In the great ethnic soup that is the Mediterranean, the smaller-than-Connecticut island of Corsica is a veritable minestra. And the use of the Italian word for a complex soup is no accident.
Despite the fact that Corsica is part of France, it was only given over to the French crown in 1768 by the then city-state of Genoa who had ruled and deeply influenced it for hundred of years prior. And even to this day, though every Corsican speaks French, most of them also speak the Corsican dialect of Italian that is closely related to old Genoese.
But the history of Corsica reaches much further back into the fog of history than its Genoese cultural overlay. The Greeks, and before them, the Phoenicians, beginning nearly a millennium B.C., traded in and colonized this semi-arid cluster of mountains that rises out of the blue sea.
And though there’s no concrete proof that the traders from one of these ancient civilizations carried the vine here, Corsica’s red Sciacarello variety grows nowhere else in the world, and is very likely a viticultural holdover brought by one of these two seafaring people. That said, the aforementioned and more recent seafaring overlords of the island – the Genoese – almost certainly carried to the island a vine that is known in Corsica as Niellucciu (nee-el-LOO-choo), but which is known on the Italian mainland by the far more famous moniker of (The Great) Sangiovese.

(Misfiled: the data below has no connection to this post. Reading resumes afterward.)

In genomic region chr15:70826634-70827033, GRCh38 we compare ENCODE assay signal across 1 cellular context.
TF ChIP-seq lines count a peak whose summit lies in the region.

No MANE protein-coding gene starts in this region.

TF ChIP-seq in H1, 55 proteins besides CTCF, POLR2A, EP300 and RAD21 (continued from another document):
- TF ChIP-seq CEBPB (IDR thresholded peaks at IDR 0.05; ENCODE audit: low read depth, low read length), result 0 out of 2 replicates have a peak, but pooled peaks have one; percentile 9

Evidenced by the clear divergence in nomenclature, it’s plain that this strain of Sangiovese has been in Corsica long enough to have acquired an exclusively Corsican name, and the wines produced by Niellucciu are as different from Italian Sangioveses as are the names. Much of the acreage of Patrimonio’s clay and chalk soils (the region from which this wine emanates) is planted to Niellucciu, and it’s these dense soils, the intense Corsican sun, the region’s parsimonious rainfall, and the sub-variety’s unique genetics that transform Niellucciu-based wines into deeper, darker, and somewhat more masculine, and shall we say “pastoral” wines. Niellucciu is undoubtedly recognizable as Sangiovese’s kin, but it’s much more like a long lost cousin than a brother or sister.
This very sexy, deeply sun-tanned red went to the table with a first course of yellow squash, chick pea, and sheep’s milk cheese fritters, followed by a main course of fried lamb patties seasoned with cumin, parsley, mint, onions and garlic, and a side of green beans stewed with tomatoes and shallots.
Clos Teddi Patrimonio Niellucciu 2010
Very deep blackish garnet color. Suavely pungent nose of black currant, black cherry and grape jelly fruit notes strongly followed by aromas of olive paste, cinnamon, gingerbread, and violet-scented powder. The palate possesses a smooth and powerful medium-full body with a pointy acidity and a prominent but polished dry tannic structure with very charmingly rustic flavors of black raspberry, myrtle, black licorice and vanilla bean. Very long and warm roasted, minerally finish. A singular expression of “Sangiovese”